Ruination – Ben Duke's Very Alternative Christmas Show
As the ROH alternative Christmas show prepares to open at the Linbury, its creator Ben Duke tells Culture Whisper why the un-Christmassy Greek myth of Medea caught his fancy
It’s called Ruination, and Ben Duke told Culture Whisper why he chose that title.
‘I liked the idea of giving a Christmas show a title that felt…kind of bleak, but it was always meant to be like a dark comedy, rather than in the sense of, "oh this is terrible".
‘So I feel that Ruination connects with this idea of descent, the idea of ruining ourselves and also the idea of ruining as a kind of decay, but something that has also its own kind of beauty.’
At this point a steer into the actual plot – no spoilers, obviously! – is required.
Ruination is set in the underworld of Greek myth, whose rulers, Hades and Persephone, sit in judgement of Medea and her husband Jason.
You remember Medea, the sorceress who helped Jason steal the Golden Fleece from her own father, married him, but maddened by his infidelity killed their two children.
‘As soon as Kevin [O’Hare, Royal Ballet director] said, “would you be interested in doing a Christmas show?” I started thinking about the least Christmassy thing I could and that took me to Medea, which is, of course, the opposite of the birth of a child. There’s this terrible idea of the death of children, and not only that, the murder of children.
‘So, it’s literally that idea of what’s at the opposite extreme. I feel we all work quite hard at Christmas to hold on to jollity and so there's this idea of the other part which we all know is there, but may not like to look at.’
If you’ve never come across Ben Duke’s work, perhaps a word of explanation will help. He founded Lost Dog with Raquel Meseger in 2004 to tell stories using text, movement and music. He describes his hard-to-pigeonhole work as ‘mongrel'.
‘The aspiration was that you lose track of the roots, so if you have a cross-breed you know it’s half-that and half-that, so you’re still holding on to some sense of thoroughbred-ness.And I like this idea that with "mongrel" you’ve lost track, nobody knows where it’s from, it’s its own thing.’
Ben Duke’s work is very much its own thing. He normally uses as his starting point a well-established, well-known story and then twists it around to draw out new meanings.
So, in his Juliet and Romeo, the star-cross’d lovers didn’t die in the fateful crypt, but are now a middle-aged couple, all passion spent, trying to navigate the prosaic difficulties of everyday life in present-day Paris.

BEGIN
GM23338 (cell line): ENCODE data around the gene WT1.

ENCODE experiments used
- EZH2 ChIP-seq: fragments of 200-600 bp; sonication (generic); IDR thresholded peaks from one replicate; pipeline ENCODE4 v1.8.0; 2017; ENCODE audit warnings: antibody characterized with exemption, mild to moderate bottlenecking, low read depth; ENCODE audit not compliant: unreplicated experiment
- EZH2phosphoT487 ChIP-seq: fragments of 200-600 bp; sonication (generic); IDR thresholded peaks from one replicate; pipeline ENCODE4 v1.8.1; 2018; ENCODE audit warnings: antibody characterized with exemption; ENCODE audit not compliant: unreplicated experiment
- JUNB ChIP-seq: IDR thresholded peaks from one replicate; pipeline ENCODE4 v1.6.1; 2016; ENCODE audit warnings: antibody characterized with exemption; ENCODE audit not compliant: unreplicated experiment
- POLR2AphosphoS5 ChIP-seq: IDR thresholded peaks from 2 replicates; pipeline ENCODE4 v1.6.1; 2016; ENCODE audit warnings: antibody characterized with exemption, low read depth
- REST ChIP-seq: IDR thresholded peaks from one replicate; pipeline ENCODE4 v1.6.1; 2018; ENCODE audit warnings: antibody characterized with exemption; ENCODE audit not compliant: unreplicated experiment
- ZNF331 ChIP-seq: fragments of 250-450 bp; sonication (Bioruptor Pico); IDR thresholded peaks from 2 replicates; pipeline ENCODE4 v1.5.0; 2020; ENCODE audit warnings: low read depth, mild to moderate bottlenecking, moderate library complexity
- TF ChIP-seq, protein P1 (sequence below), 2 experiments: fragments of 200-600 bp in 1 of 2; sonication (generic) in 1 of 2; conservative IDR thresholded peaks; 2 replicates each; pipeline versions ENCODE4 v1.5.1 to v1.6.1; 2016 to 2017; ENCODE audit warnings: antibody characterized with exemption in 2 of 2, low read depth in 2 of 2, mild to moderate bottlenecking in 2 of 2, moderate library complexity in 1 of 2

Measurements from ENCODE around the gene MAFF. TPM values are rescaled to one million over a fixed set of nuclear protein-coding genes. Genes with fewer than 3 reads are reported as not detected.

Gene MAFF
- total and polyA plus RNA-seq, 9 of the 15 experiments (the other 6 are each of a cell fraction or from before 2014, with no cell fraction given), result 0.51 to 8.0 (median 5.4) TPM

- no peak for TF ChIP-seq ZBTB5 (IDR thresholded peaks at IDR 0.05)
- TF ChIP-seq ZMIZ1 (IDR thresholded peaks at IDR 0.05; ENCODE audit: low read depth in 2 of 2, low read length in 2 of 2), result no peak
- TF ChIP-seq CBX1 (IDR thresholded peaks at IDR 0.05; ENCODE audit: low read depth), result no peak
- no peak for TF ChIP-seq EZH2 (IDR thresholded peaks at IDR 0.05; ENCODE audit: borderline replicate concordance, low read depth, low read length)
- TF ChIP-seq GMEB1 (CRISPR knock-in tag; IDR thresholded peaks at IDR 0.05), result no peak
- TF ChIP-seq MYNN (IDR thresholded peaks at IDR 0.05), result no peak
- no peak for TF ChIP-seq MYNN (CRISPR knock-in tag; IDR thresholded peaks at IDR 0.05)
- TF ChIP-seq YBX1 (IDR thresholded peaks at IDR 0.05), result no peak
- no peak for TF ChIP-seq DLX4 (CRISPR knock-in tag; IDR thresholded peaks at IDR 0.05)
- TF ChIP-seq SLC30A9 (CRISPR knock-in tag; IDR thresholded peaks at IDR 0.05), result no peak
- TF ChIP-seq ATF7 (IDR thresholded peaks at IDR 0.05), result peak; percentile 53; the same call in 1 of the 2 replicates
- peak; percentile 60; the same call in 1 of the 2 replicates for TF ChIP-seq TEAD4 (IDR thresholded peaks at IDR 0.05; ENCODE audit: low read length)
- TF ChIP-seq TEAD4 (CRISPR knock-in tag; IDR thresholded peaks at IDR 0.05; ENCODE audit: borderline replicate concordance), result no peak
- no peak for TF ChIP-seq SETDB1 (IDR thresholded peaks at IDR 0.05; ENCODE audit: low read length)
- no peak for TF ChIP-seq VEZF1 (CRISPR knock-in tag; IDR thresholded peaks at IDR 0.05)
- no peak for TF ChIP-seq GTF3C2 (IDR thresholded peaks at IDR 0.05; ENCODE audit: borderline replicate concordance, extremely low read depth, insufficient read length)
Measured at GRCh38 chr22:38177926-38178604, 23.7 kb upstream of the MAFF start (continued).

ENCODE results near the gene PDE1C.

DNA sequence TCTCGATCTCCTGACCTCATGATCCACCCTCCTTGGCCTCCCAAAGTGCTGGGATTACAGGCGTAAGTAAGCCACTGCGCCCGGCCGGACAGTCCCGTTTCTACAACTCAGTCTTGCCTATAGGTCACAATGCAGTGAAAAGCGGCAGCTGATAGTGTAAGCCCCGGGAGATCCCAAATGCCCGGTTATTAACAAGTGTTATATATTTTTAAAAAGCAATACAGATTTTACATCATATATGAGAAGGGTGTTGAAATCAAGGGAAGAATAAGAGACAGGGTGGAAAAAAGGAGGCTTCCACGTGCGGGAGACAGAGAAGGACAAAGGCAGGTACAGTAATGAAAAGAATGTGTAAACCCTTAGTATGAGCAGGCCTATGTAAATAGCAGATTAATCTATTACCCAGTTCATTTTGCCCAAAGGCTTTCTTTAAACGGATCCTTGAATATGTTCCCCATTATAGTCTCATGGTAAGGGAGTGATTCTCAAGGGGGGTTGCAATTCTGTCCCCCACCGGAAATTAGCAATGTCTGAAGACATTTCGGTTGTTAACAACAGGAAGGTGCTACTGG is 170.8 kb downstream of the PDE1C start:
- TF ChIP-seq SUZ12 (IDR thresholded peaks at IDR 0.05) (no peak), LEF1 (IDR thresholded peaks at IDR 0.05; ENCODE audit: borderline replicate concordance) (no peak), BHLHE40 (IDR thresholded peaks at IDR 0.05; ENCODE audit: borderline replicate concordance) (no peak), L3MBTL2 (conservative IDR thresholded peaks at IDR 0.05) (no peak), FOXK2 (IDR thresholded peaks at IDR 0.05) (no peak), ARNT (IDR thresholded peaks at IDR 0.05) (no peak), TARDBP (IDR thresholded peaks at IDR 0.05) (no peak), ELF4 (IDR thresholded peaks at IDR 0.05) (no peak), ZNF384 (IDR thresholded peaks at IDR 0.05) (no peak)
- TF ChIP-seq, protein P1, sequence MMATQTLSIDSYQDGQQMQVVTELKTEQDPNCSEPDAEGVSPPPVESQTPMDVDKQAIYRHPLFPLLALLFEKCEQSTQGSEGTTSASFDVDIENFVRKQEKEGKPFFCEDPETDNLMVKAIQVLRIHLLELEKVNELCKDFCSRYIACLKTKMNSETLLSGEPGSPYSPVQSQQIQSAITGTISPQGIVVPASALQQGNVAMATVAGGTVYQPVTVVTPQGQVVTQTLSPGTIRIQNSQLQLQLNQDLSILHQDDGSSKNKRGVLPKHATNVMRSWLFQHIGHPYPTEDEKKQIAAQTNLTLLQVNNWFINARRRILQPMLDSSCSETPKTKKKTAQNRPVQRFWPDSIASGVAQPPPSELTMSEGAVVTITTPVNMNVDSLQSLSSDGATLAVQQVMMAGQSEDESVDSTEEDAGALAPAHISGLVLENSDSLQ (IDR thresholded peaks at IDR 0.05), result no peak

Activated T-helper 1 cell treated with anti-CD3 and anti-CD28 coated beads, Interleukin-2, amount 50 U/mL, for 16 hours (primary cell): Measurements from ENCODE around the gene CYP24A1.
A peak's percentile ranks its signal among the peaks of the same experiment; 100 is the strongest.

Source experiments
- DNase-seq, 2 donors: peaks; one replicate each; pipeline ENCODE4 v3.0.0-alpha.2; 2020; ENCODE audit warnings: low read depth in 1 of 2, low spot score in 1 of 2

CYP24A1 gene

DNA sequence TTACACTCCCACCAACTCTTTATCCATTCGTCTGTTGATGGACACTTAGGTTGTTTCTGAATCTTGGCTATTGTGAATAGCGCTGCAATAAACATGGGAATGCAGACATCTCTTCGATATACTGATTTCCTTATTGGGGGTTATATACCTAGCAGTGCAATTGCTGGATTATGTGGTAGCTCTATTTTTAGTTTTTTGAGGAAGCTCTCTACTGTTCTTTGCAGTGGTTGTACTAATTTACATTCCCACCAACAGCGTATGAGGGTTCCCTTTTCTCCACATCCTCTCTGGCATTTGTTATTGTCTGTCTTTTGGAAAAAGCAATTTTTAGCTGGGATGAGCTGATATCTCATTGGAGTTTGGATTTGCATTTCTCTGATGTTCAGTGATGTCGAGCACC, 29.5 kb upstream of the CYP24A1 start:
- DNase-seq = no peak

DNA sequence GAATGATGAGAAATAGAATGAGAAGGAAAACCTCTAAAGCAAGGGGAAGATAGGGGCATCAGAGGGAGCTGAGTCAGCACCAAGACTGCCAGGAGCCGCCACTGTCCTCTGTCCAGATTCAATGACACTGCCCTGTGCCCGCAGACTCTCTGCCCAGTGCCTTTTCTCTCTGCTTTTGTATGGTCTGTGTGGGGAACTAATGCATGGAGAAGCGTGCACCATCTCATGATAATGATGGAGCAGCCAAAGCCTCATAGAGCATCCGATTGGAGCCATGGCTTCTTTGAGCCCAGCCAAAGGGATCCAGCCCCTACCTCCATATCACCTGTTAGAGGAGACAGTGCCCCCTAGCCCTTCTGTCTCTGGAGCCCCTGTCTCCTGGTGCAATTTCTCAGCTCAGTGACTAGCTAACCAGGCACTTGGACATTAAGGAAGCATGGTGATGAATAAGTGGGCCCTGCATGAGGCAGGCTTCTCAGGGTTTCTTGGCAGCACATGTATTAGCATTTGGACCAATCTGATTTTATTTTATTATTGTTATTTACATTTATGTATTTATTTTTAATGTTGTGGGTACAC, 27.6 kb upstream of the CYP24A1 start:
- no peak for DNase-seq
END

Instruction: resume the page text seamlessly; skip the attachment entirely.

His Paradise Lost (lies unopened beside me) is a slightly blasphemous, truly entertaining and eventually cathartic one-man show, where Duke himself enacts the story of Creation as told in the Bible and in Milton’s epic poem.
In Cerberus, created for Rambert, his take on the myth of Orpheus and Eurydice gives the audience a false sense of security with its whimsical set-up before fairly punching us in the gut.
And so on. So I asked him, did he normally look at ‘untouchables’ of our common culture and think, 'ah, yes, I think I’ll subvert that'?
‘Live performance is ephemeral, it comes and goes, and it feels like we have this amazing opportunity to mess things up, throw things in the air, go, okay, this is a story, people know this story, but what if we tell this story differently?
‘As an audience member I love this idea of somebody understanding my expectations and subverting them. My experience of being in the theatre has been a place where I’m able to feel that sense of catharsis, certainly a place where I feel that we get to play with emotions, both on the stage and off the stage.’
A thoughtful, softly spoken man with a sparkle of humour in his eyes, Ben Duke came to dance rather late in life – he was 26 before he enrolled in a dance course – having first discovered theatre. Maybe this is at the root of his description of the work of Lost Dog: ‘we begin with an idea and continue to wrestle with it, to say what needs to be said and dance the rest.’
I asked him whether this really was how he approached his work.
‘In the first few pieces we made there was very little text, a few lines here and there. What we were thinking about was, we need some context, we need a few little lines to give us a sense of these characters, so that we can then watch them dance.
‘Since then, we have a lot more text, but I still feel the idea is to make a dance piece and we begin the day with body, we begin the day with dancing. I’m working with dancers, not actors, and we’re looking to make dance the primary language.’
And so back to Ruination, now in the final stages of rehearsal.
Liam Francis in rehearsal for Ruination. Photo: Andrej Uspenski
Keep the myth of Medea as you know it as the back of your mind as a template against which to place Ben Duke’s questioning of the story.
‘There's this idea of characters doing things that we cannot make sense of, or that we can’t quite understand. The idea also of who tells her story – there are different versions of Medea’s story and Euripides' is the one who happens to have survived, so the idea that his telling of that story becomes a definitive version, I’m interested in that.’
So take your place in the Linbury Theatre for Lost Dog’s Ruination and pay attention to the trial developing before you… for, more than just a passive witness, you may well find you'll be required to act as the jury.
Ruination runs at the Linbury Theatre from Thursday 1 - Saturday 31 December
Age Guidance: 14+